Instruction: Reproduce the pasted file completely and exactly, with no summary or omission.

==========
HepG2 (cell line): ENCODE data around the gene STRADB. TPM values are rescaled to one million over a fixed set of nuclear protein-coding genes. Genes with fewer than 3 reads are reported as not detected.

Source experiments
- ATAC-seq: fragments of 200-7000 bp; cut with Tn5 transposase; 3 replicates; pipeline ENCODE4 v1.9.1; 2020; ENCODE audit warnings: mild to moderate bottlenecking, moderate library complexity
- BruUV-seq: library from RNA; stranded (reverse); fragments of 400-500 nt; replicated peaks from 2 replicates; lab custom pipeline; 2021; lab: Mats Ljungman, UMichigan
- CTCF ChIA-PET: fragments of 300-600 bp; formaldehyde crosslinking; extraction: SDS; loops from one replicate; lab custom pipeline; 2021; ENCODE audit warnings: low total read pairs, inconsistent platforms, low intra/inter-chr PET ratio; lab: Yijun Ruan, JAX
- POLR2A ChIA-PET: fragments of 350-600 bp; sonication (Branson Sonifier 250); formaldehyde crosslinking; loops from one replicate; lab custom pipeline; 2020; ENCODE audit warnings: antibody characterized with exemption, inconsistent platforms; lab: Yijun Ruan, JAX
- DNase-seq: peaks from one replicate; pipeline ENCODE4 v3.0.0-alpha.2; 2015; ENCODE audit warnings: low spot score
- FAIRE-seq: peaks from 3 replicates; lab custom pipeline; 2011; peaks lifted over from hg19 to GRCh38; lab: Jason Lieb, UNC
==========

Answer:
HepG2 (cell line): ENCODE data around the gene STRADB. TPM values are rescaled to one million over a fixed set of nuclear protein-coding genes. Genes with fewer than 3 reads are reported as not detected.

Source experiments
- ATAC-seq: fragments of 200-7000 bp; cut with Tn5 transposase; 3 replicates; pipeline ENCODE4 v1.9.1; 2020; ENCODE audit warnings: mild to moderate bottlenecking, moderate library complexity
- BruUV-seq: library from RNA; stranded (reverse); fragments of 400-500 nt; replicated peaks from 2 replicates; lab custom pipeline; 2021; lab: Mats Ljungman, UMichigan
- CTCF ChIA-PET: fragments of 300-600 bp; formaldehyde crosslinking; extraction: SDS; loops from one replicate; lab custom pipeline; 2021; ENCODE audit warnings: low total read pairs, inconsistent platforms, low intra/inter-chr PET ratio; lab: Yijun Ruan, JAX
- POLR2A ChIA-PET: fragments of 350-600 bp; sonication (Branson Sonifier 250); formaldehyde crosslinking; loops from one replicate; lab custom pipeline; 2020; ENCODE audit warnings: antibody characterized with exemption, inconsistent platforms; lab: Yijun Ruan, JAX
- DNase-seq: peaks from one replicate; pipeline ENCODE4 v3.0.0-alpha.2; 2015; ENCODE audit warnings: low spot score
- FAIRE-seq: peaks from 3 replicates; lab custom pipeline; 2011; peaks lifted over from hg19 to GRCh38; lab: Jason Lieb, UNC